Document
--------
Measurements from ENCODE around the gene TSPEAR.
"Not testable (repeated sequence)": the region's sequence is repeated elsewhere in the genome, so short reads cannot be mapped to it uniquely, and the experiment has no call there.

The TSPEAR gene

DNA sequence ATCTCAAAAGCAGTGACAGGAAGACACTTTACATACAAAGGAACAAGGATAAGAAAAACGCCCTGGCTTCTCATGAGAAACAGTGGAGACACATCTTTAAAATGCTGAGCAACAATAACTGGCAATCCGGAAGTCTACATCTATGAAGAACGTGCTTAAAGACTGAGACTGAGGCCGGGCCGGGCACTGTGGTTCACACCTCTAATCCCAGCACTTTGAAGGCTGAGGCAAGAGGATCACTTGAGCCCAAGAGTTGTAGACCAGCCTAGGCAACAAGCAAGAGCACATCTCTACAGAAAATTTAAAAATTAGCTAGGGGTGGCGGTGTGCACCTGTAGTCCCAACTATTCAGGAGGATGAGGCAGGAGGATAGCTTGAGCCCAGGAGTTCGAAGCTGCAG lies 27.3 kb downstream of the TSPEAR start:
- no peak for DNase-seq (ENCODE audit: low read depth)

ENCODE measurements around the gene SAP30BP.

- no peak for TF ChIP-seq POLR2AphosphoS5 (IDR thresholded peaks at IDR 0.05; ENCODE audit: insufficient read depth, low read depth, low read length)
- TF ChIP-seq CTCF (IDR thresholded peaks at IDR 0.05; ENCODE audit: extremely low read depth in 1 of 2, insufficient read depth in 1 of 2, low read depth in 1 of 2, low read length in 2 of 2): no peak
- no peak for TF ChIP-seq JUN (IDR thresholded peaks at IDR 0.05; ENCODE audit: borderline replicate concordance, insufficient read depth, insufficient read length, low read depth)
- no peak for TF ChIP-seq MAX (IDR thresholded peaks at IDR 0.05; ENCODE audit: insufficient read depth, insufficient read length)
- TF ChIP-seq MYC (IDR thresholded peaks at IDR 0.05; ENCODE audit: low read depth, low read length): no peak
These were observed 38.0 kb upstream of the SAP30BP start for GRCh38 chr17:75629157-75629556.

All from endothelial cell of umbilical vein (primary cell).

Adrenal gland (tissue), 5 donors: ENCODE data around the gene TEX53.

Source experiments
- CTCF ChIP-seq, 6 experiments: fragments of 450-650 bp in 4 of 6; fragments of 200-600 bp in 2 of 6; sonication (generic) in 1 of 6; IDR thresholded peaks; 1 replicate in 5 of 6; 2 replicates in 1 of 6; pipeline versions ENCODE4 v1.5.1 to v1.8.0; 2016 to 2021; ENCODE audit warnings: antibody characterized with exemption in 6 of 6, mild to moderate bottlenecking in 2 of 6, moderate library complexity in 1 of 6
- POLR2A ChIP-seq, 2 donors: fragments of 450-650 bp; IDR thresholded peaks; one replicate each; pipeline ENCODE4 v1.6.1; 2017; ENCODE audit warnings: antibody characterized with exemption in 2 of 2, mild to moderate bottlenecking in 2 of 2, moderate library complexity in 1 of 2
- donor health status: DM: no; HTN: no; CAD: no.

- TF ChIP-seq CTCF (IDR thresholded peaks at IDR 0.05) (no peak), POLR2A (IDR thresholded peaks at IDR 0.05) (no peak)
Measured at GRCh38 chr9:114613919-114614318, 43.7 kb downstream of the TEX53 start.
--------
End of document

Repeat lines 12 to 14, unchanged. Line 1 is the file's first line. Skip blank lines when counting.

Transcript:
These were observed 38.0 kb upstream of the SAP30BP start for GRCh38 chr17:75629157-75629556.

All from endothelial cell of umbilical vein (primary cell).

Adrenal gland (tissue), 5 donors: ENCODE data around the gene TEX53.